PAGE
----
These are real comments made to one or both of my boys, and though no harm or disrespect was intended, it still stung and made them feel marginal—on the outside of life, looking in.

They are staying strong, though. They have already learned to distinguish between wants and needs, and they understand what a distraction consumerism is. It is excruciatingly hard sometimes, but they understand they are blessed to have a unique perspective, even when Satan is there, telling them they deserve this or that like the others have.

They, too, are learning gratitude.

For a long time I thought God was trying to teach us important eternal lessons, and when we had learned those lessons, we would be less poor. But that hasn’t happened. Nothing has changed materially in these six years following the job loss. I have come to peace with, and submitted to this lifestyle, and I see the blessings inherent in having to depend on God for everything. I feel more blessed than ever before, even though I’m still a marginal character to those around me.

Wealth is only a blessing if you share it. If you don’t it will likely be your spiritual downfall. It is easier for a camel to get through the eye of a needle, than for a rich man to get to heaven. Rich people don’t need God—though their souls do, of course. Rich countries don’t need God. Thus, America is more godless than ever. China and Africa are gaining comparatively more Christians than we are. We’re losing Christians.

I want you to imagine a simple, tiny wood house without running water or commercial furniture, without closets or different rooms--just a shelter over your head and cooking done camping-style, outside. I’ve seen many videos of this and I’ve read about it. Christians who live like this feel a very real and amazing presence of God all the time. They have a deep soul joy and a faith we richer Christians don’t often experience, in all our comfort and self-reliance.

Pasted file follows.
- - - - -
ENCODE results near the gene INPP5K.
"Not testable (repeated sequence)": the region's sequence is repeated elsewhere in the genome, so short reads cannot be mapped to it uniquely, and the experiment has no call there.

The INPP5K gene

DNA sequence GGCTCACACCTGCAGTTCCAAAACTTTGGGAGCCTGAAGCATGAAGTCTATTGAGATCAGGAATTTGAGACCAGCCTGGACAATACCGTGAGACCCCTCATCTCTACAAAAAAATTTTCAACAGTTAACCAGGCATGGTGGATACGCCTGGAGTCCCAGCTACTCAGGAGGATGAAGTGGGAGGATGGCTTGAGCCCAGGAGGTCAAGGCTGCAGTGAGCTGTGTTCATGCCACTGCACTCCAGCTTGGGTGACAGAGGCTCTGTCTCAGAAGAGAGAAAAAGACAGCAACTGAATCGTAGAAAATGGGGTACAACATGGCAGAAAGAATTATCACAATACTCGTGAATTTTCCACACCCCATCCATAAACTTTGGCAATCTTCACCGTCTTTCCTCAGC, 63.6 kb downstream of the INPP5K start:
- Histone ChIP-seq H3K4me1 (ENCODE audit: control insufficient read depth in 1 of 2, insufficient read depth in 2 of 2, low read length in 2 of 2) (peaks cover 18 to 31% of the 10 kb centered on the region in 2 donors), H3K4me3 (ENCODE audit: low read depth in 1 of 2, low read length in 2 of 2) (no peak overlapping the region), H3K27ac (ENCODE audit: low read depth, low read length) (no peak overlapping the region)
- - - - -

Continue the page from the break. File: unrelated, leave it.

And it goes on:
Every single thing you add to that simple existence distracts you more and more from God. The electronics, the convenience tools, all the things that make life easier and pleasurable, such as luxuries and vacations…they all change us. They take up all of our time and attention. They crowd God out and as we crowd him out, we no longer feel the abundant spiritual life he wants for us. We look for more and more things and experiences to fill the void in our lives, never understanding that we successfully crowded God out, without even realizing it. Whoever loses his life for Me will find it. We don’t find our life in things or comforts. We find it in God alone. God is what our souls are hungry for, though as you learned in this unit, Satan will always be there telling you this is a lie.